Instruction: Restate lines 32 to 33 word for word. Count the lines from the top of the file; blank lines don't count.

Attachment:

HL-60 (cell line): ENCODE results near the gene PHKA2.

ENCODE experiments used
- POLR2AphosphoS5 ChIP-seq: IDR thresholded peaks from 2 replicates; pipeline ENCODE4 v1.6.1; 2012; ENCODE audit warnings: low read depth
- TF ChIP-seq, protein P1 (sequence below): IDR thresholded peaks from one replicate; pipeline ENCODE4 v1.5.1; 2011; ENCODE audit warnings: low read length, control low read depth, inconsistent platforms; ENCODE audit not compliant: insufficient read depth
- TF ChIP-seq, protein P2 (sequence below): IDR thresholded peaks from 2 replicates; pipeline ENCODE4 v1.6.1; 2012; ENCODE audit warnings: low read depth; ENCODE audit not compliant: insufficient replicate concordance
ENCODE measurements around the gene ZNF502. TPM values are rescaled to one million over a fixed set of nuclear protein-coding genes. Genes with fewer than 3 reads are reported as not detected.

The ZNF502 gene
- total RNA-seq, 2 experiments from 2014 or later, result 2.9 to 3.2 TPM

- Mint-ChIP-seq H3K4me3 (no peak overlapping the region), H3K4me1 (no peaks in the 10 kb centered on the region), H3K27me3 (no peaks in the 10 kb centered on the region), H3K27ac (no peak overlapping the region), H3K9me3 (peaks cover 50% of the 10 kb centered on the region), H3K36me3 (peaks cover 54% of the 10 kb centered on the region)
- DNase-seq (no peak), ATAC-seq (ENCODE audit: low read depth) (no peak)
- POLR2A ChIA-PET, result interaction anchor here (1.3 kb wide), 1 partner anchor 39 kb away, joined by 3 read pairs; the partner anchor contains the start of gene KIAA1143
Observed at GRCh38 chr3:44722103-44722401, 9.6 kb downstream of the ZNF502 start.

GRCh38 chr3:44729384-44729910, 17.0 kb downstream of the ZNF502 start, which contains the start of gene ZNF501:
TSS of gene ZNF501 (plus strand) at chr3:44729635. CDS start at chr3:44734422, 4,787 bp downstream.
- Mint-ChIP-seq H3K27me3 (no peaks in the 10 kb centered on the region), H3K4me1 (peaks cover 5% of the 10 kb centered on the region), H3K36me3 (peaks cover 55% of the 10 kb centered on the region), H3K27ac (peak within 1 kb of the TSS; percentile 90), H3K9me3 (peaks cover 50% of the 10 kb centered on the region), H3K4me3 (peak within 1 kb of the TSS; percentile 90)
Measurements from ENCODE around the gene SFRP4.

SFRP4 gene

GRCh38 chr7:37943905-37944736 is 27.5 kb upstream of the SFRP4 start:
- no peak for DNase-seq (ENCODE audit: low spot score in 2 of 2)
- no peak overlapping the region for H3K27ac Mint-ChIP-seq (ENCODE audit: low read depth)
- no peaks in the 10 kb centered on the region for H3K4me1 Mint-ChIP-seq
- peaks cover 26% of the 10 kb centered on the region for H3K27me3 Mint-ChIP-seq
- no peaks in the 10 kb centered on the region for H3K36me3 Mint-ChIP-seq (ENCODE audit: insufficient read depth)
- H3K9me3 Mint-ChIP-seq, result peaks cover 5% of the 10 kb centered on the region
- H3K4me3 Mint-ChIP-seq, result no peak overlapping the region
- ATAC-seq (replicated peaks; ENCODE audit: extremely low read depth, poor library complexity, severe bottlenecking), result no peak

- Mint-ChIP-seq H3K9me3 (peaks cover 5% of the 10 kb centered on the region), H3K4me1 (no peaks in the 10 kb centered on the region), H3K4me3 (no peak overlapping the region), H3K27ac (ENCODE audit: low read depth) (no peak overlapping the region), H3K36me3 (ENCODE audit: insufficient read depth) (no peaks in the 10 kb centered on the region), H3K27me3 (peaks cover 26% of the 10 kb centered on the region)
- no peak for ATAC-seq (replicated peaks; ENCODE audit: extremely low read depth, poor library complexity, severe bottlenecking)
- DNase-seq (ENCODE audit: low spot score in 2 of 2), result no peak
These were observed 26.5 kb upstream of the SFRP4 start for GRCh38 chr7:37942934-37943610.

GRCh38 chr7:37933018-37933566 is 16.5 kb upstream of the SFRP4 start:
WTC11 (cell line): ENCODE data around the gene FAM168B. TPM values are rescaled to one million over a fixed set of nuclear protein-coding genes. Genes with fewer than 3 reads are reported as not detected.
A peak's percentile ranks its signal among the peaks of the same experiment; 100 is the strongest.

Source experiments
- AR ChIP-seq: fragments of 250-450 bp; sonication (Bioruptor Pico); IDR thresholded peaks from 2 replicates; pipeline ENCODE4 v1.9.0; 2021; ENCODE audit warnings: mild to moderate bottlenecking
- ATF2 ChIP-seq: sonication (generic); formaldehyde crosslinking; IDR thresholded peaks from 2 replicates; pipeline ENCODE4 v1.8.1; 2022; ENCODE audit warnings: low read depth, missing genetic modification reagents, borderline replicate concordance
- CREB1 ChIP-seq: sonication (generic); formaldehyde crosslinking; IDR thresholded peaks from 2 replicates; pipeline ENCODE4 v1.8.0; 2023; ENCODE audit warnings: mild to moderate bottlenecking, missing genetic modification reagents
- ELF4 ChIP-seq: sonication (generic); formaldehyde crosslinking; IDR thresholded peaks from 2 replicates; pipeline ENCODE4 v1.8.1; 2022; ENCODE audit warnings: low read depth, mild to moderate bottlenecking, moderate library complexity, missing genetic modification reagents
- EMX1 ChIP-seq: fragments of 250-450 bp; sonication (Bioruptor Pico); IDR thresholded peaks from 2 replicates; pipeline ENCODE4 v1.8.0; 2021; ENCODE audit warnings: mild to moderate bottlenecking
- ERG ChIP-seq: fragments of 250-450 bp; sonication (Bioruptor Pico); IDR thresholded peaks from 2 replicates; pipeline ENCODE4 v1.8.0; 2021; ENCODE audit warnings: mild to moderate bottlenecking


WTC11 (cell line): ENCODE data around the gene FAM168B. TPM values are rescaled to one million over a fixed set of nuclear protein-coding genes. Genes with fewer than 3 reads are reported as not detected.
A peak's percentile ranks its signal among the peaks of the same experiment; 100 is the strongest.